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Workplace rights

Many people worry they will face discrimination if they tell their employer they have cancer. Others fear being dismissed for needing time off work for treatment or to care for a family member with cancer. While many employers and colleagues are caring and supportive, discrimination in the workplace can happen. Knowing your rights and responsibilities may help you know if you’re being treated fairly.


Concerns about discrimination

Being discriminated against at work because you have a disability is against the law under the Commonwealth Disability Discrimination Act 1992 and Fair Work Act 2009, as well as state and territory legislation. Cancer is considered a disability under these laws. Disability discrimination in the workplace may occur in different ways:

Direct discrimination – This is when you are treated less fairly than someone without cancer. For example, an employer denies you a promotion, demotes you to a lower-paid job, refuses to hire you or dismisses you for a reason related to having cancer, when they would not have done these things to an employee who does not have cancer.

Indirect discrimination – This is when a policy, rule or practice that seems fair actually disadvantages people who can’t follow it because they have cancer. For example, a requirement for staff to stand while serving customers might indirectly discriminate against you if the cancer prevents you from standing comfortably. The employer may be able to adjust this rule; however, the rule won’t be unlawful if it is reasonable in all the  circumstances.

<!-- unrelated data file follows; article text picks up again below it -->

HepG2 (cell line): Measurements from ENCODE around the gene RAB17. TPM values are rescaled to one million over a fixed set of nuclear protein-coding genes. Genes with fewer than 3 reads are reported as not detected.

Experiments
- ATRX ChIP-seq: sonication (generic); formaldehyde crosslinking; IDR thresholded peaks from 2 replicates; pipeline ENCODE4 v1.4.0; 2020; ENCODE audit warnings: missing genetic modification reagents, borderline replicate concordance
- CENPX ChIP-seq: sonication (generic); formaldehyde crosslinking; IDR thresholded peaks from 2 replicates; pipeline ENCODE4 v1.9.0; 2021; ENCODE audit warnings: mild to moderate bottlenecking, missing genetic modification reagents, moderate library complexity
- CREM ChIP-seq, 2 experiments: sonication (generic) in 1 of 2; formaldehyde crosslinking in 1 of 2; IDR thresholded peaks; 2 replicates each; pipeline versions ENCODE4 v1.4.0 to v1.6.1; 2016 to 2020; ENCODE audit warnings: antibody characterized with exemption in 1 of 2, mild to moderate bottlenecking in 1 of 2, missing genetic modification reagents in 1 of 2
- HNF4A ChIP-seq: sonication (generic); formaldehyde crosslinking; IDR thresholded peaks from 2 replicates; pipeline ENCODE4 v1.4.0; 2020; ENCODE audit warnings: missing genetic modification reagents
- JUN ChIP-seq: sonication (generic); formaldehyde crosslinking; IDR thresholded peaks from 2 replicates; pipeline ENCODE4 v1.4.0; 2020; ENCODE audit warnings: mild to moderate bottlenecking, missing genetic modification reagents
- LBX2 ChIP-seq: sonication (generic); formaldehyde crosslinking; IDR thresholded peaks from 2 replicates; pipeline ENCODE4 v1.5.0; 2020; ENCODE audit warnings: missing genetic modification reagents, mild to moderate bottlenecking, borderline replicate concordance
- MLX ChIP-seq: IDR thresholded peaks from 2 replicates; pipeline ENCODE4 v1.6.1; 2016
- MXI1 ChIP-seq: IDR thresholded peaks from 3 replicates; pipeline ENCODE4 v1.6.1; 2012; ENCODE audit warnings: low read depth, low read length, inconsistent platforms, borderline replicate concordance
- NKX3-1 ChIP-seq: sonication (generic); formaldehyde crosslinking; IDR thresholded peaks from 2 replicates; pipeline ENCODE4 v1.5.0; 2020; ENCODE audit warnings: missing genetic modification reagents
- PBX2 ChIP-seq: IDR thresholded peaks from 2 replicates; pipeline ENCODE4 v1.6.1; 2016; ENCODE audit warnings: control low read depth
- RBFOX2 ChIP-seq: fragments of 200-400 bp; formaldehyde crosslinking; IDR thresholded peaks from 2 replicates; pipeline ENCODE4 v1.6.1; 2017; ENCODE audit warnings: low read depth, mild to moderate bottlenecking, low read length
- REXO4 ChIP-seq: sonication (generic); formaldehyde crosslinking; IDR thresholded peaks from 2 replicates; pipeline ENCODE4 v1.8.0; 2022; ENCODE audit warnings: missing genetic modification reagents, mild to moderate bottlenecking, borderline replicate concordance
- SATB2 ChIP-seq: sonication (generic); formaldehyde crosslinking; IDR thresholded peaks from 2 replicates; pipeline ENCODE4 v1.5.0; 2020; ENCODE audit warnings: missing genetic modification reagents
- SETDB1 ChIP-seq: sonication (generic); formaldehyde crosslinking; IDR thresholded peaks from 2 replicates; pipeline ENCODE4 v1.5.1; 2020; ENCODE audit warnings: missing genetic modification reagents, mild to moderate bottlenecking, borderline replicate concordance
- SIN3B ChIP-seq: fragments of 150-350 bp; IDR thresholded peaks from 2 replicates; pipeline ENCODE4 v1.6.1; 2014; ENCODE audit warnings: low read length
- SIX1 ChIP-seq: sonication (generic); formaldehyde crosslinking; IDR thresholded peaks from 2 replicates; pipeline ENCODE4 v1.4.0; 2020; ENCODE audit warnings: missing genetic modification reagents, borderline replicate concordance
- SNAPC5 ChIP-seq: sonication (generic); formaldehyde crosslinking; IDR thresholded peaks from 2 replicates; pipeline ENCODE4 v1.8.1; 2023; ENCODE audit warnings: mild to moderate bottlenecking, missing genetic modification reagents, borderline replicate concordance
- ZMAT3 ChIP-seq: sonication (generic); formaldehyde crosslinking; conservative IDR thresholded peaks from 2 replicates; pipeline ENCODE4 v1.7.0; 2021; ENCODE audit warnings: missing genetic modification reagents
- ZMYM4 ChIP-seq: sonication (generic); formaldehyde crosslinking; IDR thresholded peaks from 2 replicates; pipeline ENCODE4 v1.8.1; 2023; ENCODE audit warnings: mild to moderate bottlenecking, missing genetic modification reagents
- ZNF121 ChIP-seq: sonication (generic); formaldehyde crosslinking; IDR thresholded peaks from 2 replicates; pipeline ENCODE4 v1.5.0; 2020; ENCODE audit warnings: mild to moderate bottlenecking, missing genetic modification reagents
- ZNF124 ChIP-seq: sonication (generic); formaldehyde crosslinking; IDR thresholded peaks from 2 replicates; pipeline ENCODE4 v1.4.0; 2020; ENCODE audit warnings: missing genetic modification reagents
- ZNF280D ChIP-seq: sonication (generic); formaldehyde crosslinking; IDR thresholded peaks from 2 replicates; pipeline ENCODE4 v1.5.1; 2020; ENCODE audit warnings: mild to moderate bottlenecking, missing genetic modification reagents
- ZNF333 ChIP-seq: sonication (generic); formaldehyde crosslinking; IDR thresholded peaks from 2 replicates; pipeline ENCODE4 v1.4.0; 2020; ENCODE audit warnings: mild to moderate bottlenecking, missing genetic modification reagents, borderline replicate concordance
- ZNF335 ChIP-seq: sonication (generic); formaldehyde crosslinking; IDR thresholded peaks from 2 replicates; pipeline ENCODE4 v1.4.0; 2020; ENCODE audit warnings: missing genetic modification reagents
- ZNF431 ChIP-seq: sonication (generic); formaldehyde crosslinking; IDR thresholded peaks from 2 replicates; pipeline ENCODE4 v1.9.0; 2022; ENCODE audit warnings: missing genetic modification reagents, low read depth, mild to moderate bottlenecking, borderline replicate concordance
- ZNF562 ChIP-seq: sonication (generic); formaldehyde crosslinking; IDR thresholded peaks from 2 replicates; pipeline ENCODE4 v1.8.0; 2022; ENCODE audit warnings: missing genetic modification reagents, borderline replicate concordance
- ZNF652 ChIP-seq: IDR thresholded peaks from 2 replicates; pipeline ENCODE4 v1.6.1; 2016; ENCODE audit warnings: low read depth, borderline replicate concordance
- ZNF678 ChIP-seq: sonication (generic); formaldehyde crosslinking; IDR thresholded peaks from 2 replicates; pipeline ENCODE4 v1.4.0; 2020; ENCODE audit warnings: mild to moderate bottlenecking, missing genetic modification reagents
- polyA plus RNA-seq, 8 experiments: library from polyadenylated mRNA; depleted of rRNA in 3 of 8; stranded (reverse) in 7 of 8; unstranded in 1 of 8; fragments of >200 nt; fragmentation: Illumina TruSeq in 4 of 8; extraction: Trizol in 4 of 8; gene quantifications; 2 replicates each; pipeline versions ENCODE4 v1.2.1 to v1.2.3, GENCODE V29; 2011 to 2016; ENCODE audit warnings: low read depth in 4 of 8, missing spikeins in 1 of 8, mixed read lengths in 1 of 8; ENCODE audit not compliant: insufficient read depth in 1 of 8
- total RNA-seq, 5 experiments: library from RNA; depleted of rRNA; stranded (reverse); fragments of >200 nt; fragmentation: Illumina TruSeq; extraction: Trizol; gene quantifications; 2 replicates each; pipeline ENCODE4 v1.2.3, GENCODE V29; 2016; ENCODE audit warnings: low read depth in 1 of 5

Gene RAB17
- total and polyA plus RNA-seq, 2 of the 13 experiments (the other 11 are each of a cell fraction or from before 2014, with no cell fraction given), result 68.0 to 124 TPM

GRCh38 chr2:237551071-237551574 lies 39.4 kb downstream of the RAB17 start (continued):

Australian law requires an employer to make changes (reasonable adjustments) to help people with cancer do their job. Your employer can only refuse these changes if they would cause unjustifiable hardship to the business, on other reasonable business grounds, or if you still couldn’t perform the essential parts of your job.

Harassment and bullying

It’s against your rights to be harassed or bullied by managers, staff or clients because you have cancer or are caring for someone with cancer. Anti-bullying laws protect employees from repeated unreasonable behaviour that creates a risk to their health and safety. This includes unreasonable work demands, offensive comments, intimidation or exclusion. People may have different ideas about what is unacceptable behaviour. Even though someone did not mean to be offensive, it’s still not okay. Seek legal advice if you feel you’ve been bullied or harassed.

Seek professional advice

This information discusses the law that applies to most employees in Australia under the Commonwealth Disability Discrimination Act 1992 and Fair Work Act 2009. The law that applies to you depends on what organisation you work for, your employment status, and whether there is any applicable state or territory legislation. Your award or enterprise agreement may provide additional entitlements. You should get specific advice about your situation from a lawyer who specialises in employment matters.

If you can’t afford professional advice, Cancer Council may be able to refer you to a suitable lawyer or suggest a service that can give you more information. Call 13 11 20 to see what help, or possible free legal advice, may be available.

Ways to help resolve a workplace issue

If you feel that you have been treated unfairly, or been harassed, bullied or discriminated against in the workplace, because of cancer or being a carer of someone with cancer, there are steps you can take to try to resolve the issue.

  1. Talk to your employer and follow your workplace policy for complaints. If your employer doesn’t have a policy to follow, complain to your manager or HR about how you’ve been treated.